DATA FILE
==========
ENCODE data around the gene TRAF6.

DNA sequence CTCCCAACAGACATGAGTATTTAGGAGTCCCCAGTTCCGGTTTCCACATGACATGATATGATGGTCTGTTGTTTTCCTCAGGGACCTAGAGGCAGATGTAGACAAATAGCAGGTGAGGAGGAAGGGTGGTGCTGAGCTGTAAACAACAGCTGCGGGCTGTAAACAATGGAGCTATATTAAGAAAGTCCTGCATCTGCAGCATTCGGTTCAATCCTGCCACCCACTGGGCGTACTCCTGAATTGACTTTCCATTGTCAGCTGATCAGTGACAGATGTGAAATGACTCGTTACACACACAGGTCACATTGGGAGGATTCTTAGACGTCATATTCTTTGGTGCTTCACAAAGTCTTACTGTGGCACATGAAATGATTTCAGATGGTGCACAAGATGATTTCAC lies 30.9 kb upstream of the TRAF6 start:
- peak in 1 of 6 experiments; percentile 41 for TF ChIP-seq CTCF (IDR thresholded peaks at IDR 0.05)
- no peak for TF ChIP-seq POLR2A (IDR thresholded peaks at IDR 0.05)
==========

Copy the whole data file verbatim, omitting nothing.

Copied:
ENCODE data around the gene TRAF6.

DNA sequence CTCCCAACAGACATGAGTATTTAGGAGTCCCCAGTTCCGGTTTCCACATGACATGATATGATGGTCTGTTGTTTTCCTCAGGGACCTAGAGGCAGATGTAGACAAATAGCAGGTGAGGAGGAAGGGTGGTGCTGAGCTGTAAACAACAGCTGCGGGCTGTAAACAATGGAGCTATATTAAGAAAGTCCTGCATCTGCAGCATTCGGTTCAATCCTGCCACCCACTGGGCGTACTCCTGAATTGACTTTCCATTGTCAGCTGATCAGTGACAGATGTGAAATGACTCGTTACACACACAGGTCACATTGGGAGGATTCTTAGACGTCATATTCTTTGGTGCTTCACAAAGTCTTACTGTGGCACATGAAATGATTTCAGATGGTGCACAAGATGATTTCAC lies 30.9 kb upstream of the TRAF6 start:
- peak in 1 of 6 experiments; percentile 41 for TF ChIP-seq CTCF (IDR thresholded peaks at IDR 0.05)
- no peak for TF ChIP-seq POLR2A (IDR thresholded peaks at IDR 0.05)